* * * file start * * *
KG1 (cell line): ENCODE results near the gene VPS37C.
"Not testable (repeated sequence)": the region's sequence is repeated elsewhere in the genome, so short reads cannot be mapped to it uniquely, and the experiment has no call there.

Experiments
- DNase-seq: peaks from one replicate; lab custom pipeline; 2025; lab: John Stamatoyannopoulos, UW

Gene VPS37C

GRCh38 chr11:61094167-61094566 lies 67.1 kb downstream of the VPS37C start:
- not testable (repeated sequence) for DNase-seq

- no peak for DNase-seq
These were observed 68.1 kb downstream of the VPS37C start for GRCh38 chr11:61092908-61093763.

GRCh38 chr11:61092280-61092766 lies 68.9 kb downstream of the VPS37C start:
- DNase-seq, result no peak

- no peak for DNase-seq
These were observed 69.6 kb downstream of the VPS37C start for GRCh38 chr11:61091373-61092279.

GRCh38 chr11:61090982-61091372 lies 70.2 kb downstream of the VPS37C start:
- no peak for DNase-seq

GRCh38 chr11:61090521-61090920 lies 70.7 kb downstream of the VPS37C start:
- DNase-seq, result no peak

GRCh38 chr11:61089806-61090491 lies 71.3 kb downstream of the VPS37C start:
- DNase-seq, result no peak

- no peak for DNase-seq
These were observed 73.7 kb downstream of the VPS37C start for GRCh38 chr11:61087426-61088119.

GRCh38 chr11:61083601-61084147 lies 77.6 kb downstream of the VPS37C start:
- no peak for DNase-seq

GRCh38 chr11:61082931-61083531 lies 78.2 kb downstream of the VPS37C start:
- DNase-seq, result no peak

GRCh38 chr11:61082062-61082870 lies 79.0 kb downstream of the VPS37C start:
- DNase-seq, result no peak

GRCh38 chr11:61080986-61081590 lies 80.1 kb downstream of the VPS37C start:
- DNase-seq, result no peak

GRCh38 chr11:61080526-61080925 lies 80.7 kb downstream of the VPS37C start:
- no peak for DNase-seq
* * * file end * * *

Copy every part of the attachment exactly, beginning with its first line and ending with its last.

KG1 (cell line): ENCODE results near the gene VPS37C.
"Not testable (repeated sequence)": the region's sequence is repeated elsewhere in the genome, so short reads cannot be mapped to it uniquely, and the experiment has no call there.

Experiments
- DNase-seq: peaks from one replicate; lab custom pipeline; 2025; lab: John Stamatoyannopoulos, UW

Gene VPS37C

GRCh38 chr11:61094167-61094566 lies 67.1 kb downstream of the VPS37C start:
- not testable (repeated sequence) for DNase-seq

- no peak for DNase-seq
These were observed 68.1 kb downstream of the VPS37C start for GRCh38 chr11:61092908-61093763.

GRCh38 chr11:61092280-61092766 lies 68.9 kb downstream of the VPS37C start:
- DNase-seq, result no peak

- no peak for DNase-seq
These were observed 69.6 kb downstream of the VPS37C start for GRCh38 chr11:61091373-61092279.

GRCh38 chr11:61090982-61091372 lies 70.2 kb downstream of the VPS37C start:
- no peak for DNase-seq

GRCh38 chr11:61090521-61090920 lies 70.7 kb downstream of the VPS37C start:
- DNase-seq, result no peak

GRCh38 chr11:61089806-61090491 lies 71.3 kb downstream of the VPS37C start:
- DNase-seq, result no peak

- no peak for DNase-seq
These were observed 73.7 kb downstream of the VPS37C start for GRCh38 chr11:61087426-61088119.

GRCh38 chr11:61083601-61084147 lies 77.6 kb downstream of the VPS37C start:
- no peak for DNase-seq

GRCh38 chr11:61082931-61083531 lies 78.2 kb downstream of the VPS37C start:
- DNase-seq, result no peak

GRCh38 chr11:61082062-61082870 lies 79.0 kb downstream of the VPS37C start:
- DNase-seq, result no peak

GRCh38 chr11:61080986-61081590 lies 80.1 kb downstream of the VPS37C start:
- DNase-seq, result no peak

GRCh38 chr11:61080526-61080925 lies 80.7 kb downstream of the VPS37C start:
- no peak for DNase-seq